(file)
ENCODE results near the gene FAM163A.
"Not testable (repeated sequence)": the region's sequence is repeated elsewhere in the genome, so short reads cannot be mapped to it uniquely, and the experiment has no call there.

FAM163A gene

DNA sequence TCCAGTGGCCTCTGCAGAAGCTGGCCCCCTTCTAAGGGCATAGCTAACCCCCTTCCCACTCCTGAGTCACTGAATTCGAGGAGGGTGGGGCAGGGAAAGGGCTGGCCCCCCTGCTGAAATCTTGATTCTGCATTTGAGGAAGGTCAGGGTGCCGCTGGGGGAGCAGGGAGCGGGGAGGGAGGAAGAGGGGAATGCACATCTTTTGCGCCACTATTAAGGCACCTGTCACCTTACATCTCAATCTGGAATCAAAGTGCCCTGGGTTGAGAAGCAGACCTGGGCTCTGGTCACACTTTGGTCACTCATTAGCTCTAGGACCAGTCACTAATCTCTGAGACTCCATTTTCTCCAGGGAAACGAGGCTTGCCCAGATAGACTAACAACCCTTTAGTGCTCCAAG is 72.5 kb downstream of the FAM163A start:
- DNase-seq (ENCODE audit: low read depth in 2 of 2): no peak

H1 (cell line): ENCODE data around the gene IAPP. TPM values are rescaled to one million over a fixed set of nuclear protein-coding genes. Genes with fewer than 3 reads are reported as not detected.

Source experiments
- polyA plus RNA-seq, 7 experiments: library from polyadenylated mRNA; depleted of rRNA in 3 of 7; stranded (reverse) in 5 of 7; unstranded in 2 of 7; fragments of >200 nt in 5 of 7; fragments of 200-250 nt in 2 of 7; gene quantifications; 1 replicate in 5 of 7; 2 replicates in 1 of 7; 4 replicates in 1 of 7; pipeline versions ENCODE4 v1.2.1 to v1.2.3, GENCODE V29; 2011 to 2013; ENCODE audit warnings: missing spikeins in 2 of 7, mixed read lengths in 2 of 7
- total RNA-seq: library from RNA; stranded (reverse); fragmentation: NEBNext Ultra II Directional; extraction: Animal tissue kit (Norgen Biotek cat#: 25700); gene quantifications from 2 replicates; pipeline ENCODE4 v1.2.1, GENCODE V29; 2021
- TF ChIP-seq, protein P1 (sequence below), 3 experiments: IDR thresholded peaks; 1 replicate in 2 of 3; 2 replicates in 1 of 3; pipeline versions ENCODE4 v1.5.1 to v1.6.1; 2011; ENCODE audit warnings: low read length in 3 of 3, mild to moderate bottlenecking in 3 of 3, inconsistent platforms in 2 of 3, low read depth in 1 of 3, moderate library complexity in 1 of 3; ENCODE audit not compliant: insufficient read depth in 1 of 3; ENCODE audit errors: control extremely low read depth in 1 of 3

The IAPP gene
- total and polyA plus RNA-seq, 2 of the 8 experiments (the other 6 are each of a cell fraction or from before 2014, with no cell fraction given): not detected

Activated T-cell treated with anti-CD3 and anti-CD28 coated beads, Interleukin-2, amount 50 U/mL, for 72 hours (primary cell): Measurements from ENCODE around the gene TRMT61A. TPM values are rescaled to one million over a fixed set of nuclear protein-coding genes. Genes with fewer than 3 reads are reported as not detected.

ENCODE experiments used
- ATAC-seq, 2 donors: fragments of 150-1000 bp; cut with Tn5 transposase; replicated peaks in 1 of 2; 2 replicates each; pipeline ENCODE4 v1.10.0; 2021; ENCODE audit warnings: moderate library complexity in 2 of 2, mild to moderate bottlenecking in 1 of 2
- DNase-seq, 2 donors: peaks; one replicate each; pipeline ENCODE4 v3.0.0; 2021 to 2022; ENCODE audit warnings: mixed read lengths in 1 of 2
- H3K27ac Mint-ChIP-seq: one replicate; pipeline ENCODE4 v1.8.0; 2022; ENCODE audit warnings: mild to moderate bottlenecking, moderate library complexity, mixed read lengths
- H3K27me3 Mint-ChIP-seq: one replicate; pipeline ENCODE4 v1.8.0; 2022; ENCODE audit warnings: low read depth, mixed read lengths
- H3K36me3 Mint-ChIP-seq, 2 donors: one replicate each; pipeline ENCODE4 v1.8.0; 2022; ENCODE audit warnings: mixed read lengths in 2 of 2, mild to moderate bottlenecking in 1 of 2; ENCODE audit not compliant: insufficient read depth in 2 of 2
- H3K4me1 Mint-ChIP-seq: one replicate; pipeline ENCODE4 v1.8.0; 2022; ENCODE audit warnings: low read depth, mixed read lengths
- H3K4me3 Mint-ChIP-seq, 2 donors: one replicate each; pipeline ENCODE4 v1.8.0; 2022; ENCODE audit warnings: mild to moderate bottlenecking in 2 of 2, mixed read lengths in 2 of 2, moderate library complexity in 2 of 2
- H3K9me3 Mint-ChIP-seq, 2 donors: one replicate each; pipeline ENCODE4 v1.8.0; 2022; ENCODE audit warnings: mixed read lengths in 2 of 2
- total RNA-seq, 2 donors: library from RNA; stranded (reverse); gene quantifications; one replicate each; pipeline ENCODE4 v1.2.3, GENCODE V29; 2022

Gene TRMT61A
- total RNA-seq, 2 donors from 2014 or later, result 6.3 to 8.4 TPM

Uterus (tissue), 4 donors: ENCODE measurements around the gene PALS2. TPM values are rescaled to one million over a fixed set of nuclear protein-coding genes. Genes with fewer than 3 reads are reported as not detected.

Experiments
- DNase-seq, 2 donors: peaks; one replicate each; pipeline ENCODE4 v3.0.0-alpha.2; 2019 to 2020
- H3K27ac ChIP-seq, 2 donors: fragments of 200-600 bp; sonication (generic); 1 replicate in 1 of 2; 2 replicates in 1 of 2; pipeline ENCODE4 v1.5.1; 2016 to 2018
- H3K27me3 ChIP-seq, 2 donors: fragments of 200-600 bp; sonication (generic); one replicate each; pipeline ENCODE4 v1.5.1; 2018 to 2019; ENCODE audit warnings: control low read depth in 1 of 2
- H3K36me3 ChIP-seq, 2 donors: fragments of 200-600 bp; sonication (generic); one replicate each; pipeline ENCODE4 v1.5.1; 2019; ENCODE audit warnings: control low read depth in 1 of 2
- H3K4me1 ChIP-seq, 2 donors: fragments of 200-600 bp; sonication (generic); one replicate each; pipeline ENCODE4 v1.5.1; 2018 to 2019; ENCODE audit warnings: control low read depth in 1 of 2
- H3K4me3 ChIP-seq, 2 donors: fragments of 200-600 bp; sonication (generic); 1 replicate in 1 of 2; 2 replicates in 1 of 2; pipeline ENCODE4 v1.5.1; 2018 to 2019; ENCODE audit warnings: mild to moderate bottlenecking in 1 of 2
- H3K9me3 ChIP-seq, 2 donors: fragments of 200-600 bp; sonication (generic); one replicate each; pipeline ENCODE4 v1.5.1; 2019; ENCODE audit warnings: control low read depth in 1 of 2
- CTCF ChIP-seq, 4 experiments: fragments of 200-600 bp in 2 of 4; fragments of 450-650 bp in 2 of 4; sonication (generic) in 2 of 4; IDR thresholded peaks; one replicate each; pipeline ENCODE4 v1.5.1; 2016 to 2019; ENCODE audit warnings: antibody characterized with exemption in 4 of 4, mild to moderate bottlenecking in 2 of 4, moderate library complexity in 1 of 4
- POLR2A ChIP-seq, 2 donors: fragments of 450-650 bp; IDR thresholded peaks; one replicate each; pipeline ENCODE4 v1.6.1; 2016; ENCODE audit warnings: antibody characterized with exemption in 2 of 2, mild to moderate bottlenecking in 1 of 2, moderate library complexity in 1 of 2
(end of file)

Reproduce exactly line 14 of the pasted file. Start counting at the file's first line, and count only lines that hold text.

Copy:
ENCODE experiments used